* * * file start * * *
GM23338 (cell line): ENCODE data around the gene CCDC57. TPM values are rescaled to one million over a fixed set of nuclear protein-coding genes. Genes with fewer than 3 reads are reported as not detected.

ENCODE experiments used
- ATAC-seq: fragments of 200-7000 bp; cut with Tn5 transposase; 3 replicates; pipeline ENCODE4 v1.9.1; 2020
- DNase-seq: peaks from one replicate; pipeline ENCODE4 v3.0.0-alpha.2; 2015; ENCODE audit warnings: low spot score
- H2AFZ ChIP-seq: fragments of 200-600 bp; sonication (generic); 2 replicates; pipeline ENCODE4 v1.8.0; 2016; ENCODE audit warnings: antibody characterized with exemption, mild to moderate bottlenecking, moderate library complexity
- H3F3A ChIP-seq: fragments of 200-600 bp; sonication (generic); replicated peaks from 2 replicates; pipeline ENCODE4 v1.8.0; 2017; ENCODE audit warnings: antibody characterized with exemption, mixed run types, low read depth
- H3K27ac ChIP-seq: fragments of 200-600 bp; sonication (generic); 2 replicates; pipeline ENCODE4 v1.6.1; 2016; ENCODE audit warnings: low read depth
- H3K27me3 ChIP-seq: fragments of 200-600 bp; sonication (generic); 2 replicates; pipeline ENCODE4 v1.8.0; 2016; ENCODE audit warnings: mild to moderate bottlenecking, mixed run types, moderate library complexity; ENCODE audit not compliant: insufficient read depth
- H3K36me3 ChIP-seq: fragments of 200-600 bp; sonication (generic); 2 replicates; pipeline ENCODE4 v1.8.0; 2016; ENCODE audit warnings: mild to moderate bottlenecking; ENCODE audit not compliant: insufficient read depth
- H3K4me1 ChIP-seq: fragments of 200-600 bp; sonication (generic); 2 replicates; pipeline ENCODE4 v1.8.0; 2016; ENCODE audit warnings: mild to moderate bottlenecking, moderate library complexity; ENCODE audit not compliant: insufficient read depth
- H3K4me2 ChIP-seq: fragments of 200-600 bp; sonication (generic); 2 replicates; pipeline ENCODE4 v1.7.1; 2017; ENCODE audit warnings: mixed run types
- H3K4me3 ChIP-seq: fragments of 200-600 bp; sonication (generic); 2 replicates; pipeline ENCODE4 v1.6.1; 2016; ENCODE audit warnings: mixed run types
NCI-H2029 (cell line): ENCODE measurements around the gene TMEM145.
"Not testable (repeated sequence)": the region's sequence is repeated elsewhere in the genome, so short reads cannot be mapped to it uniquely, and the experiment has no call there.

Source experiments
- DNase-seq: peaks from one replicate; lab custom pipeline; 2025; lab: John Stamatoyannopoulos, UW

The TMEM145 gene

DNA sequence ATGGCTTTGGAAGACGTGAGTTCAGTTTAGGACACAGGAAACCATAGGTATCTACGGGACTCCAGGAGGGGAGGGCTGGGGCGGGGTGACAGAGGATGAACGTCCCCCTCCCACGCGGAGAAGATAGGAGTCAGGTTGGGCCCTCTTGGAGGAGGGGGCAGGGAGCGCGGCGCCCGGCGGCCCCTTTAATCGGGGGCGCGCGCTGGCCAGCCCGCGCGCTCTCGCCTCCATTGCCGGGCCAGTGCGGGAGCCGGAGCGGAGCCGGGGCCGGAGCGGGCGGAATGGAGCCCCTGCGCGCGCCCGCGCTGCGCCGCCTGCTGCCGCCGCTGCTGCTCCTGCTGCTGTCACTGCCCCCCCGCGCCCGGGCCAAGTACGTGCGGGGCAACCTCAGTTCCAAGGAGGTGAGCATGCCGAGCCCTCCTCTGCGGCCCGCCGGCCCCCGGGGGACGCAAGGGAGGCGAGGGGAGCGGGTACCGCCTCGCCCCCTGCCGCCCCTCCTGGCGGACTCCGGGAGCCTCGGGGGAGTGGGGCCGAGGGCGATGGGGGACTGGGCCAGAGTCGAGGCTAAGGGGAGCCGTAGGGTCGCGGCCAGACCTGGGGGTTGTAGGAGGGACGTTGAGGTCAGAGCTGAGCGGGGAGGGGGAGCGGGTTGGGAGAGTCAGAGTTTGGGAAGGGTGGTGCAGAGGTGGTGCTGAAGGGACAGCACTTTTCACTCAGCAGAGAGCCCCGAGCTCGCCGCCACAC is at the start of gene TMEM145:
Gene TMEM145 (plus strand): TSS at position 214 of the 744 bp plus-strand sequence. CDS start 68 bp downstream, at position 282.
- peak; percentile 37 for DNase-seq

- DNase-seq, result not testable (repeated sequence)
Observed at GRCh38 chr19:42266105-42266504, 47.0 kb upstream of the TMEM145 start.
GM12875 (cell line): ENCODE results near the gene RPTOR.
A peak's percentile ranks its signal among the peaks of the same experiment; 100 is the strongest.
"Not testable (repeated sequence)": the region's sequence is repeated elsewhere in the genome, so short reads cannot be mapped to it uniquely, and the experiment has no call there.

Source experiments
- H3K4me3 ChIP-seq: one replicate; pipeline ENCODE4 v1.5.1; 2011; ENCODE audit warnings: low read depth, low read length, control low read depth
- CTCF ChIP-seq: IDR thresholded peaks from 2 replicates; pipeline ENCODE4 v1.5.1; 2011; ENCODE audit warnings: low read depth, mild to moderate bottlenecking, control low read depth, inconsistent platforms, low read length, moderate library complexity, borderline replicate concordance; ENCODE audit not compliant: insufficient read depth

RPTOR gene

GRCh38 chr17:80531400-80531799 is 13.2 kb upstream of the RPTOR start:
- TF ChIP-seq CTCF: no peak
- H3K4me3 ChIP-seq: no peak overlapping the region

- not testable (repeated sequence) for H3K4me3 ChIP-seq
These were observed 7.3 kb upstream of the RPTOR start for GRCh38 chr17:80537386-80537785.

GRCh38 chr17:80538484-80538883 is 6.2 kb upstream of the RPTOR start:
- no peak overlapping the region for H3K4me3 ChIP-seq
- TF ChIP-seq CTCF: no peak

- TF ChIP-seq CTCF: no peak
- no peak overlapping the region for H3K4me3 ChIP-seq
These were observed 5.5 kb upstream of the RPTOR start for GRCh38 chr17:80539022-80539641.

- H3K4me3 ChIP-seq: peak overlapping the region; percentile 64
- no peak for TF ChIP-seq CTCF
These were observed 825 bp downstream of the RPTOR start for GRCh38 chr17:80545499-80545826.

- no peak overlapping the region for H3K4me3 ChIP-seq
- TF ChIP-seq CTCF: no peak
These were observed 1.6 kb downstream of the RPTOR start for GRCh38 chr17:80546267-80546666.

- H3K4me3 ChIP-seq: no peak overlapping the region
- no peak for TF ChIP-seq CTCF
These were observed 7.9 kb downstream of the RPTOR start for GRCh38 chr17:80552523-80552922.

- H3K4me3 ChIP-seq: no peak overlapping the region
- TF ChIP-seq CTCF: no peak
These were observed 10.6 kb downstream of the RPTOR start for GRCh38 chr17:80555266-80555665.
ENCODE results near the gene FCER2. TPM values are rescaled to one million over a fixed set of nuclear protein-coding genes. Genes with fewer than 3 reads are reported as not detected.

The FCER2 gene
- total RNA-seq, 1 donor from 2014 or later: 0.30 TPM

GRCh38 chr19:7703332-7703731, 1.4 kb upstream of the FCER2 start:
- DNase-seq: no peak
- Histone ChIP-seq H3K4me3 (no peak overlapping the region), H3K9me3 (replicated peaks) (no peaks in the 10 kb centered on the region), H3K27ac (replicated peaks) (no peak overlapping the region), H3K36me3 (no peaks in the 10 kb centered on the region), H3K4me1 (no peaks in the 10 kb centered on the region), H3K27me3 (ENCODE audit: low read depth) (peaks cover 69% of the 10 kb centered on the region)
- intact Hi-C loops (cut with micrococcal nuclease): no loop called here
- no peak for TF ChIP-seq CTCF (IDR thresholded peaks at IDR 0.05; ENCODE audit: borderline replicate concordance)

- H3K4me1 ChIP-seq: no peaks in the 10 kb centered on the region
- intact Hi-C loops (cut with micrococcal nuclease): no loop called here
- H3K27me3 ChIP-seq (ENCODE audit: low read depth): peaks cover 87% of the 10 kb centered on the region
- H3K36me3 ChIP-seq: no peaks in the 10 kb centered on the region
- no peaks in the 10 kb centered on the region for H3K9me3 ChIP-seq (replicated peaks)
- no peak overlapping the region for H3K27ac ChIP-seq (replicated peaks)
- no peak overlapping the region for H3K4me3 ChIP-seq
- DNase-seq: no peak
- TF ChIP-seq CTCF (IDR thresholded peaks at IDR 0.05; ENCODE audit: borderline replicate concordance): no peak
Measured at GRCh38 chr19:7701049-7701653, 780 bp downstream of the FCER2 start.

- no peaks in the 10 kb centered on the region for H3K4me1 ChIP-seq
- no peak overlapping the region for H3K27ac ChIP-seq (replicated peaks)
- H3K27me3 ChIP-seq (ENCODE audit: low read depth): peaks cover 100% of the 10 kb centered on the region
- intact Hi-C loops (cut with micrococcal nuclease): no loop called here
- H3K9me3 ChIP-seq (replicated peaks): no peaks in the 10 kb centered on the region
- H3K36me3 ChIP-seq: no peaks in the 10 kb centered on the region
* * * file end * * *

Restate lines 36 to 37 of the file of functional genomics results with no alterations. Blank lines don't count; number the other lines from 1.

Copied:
- no peak overlapping the region for H3K4me3 ChIP-seq
- TF ChIP-seq CTCF: no peak